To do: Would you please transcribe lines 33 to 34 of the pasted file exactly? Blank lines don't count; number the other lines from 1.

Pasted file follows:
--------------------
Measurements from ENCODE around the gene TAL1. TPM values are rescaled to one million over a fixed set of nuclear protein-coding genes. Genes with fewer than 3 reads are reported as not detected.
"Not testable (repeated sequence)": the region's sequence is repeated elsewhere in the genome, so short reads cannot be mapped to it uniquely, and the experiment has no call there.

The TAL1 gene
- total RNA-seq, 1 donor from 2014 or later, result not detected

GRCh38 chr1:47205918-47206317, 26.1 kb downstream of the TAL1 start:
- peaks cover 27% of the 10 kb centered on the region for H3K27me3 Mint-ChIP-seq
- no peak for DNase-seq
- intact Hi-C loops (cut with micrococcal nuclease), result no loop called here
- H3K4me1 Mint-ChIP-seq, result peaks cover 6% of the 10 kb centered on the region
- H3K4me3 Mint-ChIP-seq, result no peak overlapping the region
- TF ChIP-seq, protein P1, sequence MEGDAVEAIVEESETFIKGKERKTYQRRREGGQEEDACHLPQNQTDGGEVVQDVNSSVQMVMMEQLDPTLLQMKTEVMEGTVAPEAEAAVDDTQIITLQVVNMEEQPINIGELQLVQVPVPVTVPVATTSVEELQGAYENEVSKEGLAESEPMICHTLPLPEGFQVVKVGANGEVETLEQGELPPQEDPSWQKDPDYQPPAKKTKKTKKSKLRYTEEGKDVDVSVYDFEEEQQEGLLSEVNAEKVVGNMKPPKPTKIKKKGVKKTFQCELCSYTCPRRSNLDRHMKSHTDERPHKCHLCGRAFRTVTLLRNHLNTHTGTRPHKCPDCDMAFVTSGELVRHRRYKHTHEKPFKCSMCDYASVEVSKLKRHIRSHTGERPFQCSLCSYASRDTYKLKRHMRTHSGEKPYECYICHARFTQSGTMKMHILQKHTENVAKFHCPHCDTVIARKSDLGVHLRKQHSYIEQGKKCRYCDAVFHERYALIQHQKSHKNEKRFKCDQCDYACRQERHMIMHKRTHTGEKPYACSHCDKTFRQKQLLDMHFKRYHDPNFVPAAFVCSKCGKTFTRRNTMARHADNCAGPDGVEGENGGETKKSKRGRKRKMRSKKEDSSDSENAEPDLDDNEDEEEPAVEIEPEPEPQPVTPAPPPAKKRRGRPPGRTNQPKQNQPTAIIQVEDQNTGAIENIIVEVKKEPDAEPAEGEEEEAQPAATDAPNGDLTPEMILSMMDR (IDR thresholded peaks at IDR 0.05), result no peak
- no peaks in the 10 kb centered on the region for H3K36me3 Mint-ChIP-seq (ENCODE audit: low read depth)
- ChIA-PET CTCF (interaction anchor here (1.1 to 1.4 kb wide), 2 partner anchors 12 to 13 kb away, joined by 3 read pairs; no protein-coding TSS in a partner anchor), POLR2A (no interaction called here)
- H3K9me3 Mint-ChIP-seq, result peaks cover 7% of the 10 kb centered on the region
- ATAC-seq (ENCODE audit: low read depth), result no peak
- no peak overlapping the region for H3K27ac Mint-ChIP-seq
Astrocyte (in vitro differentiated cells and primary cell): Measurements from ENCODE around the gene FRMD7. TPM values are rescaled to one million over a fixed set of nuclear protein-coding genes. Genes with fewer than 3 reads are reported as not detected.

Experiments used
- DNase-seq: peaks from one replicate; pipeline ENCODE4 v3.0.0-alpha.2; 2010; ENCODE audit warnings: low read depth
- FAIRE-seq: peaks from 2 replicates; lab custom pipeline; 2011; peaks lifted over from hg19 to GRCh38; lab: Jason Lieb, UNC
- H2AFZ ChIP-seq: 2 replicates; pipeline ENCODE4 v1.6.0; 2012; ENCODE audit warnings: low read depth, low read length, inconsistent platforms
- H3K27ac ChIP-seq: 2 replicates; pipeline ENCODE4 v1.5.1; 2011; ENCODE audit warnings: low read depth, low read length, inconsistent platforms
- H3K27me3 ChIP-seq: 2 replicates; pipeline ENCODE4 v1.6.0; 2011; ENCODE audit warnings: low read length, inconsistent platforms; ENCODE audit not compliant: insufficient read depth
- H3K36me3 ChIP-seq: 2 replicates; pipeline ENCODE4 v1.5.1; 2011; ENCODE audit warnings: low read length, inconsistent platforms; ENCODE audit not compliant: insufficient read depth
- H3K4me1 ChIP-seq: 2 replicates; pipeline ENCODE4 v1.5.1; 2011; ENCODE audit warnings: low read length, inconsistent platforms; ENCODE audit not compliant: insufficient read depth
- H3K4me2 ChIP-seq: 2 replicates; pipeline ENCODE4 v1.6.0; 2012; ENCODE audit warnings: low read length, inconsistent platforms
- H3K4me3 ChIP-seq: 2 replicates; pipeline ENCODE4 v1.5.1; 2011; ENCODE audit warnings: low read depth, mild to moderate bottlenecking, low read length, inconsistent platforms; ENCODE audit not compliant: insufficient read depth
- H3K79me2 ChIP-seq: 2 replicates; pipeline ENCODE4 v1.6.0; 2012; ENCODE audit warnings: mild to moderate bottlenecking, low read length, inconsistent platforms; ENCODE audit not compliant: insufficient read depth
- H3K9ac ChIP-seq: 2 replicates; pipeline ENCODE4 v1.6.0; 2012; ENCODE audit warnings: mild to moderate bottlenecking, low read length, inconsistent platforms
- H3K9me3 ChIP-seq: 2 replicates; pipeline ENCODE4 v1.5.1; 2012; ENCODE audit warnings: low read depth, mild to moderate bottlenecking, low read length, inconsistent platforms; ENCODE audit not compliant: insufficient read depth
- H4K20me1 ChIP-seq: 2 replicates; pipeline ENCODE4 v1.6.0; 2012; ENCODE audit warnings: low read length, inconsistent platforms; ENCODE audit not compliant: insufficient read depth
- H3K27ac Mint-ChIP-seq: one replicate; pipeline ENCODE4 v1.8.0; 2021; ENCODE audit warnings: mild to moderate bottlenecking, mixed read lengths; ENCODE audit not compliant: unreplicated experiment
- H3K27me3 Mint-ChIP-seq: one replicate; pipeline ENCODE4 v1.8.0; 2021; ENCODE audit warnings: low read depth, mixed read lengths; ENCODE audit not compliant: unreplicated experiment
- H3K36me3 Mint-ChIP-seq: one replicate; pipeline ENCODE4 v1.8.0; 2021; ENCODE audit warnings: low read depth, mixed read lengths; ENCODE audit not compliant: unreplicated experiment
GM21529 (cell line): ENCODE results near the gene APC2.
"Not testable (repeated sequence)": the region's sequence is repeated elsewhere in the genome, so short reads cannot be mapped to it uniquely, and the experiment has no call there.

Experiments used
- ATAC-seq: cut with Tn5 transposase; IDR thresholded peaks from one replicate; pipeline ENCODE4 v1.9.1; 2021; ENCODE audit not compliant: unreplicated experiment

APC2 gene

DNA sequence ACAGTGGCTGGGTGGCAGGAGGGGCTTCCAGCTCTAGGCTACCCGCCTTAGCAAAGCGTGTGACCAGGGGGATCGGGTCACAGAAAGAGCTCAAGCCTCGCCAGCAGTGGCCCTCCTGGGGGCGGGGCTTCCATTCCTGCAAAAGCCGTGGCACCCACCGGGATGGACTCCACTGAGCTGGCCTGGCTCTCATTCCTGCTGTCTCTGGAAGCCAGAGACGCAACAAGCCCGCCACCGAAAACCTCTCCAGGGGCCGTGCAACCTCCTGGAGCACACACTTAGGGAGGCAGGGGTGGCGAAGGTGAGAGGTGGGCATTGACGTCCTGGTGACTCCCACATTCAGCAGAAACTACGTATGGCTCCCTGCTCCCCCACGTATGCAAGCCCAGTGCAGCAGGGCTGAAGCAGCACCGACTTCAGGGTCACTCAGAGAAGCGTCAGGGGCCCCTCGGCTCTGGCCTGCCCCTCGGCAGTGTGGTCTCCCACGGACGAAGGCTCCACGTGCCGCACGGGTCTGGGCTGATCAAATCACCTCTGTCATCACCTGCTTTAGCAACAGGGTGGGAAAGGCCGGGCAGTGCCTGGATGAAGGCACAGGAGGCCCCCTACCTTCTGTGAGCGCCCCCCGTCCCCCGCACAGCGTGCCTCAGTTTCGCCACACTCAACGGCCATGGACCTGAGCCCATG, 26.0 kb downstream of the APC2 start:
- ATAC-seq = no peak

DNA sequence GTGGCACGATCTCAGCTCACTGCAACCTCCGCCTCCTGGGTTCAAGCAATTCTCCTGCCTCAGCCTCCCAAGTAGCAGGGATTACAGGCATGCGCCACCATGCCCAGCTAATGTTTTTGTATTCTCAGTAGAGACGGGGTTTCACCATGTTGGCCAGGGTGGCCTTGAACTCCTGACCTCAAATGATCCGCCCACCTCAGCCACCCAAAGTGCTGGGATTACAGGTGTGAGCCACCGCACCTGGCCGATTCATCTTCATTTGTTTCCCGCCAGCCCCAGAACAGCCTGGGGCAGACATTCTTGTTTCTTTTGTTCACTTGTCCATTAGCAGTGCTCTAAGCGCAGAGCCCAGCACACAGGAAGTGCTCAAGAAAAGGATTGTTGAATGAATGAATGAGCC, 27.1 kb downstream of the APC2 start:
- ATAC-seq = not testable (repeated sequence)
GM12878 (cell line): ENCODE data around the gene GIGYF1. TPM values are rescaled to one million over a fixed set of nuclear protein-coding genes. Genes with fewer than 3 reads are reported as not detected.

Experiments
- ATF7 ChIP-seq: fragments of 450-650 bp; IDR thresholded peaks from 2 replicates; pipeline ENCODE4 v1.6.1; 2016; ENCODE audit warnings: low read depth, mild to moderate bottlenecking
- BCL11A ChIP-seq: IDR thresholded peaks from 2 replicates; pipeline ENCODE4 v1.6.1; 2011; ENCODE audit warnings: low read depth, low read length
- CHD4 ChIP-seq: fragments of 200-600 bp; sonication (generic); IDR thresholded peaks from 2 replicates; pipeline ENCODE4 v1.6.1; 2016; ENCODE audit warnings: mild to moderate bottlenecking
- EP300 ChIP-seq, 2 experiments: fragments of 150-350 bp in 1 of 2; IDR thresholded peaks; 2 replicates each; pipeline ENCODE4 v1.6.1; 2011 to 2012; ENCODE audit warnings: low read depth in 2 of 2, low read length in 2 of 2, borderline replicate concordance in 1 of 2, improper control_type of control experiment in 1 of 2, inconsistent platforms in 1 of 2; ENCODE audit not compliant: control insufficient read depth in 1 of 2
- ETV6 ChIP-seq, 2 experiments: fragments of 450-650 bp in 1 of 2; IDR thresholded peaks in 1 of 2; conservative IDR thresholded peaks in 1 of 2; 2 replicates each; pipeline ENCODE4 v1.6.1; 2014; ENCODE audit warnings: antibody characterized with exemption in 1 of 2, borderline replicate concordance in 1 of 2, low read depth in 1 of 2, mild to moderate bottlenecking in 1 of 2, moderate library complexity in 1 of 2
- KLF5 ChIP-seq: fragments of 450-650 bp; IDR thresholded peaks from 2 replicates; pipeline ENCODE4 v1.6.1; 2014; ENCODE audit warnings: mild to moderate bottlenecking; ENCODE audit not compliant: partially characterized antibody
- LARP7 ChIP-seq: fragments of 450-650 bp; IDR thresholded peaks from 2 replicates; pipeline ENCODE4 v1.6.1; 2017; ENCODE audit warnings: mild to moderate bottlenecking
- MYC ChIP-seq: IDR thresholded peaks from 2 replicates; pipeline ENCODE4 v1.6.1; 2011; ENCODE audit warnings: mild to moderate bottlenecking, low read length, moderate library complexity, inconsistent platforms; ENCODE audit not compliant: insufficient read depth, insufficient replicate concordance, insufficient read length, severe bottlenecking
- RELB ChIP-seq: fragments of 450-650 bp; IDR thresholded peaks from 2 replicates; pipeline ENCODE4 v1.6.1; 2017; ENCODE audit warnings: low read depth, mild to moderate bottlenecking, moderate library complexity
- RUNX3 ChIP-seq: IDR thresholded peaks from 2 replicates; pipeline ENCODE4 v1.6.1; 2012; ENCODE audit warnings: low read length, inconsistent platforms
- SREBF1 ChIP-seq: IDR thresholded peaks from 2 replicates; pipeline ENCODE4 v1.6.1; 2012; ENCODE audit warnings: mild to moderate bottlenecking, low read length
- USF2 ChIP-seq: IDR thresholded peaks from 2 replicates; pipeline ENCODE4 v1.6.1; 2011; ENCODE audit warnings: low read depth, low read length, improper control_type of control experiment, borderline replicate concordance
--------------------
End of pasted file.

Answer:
- H3K27me3 Mint-ChIP-seq: one replicate; pipeline ENCODE4 v1.8.0; 2021; ENCODE audit warnings: low read depth, mixed read lengths; ENCODE audit not compliant: unreplicated experiment
- H3K36me3 Mint-ChIP-seq: one replicate; pipeline ENCODE4 v1.8.0; 2021; ENCODE audit warnings: low read depth, mixed read lengths; ENCODE audit not compliant: unreplicated experiment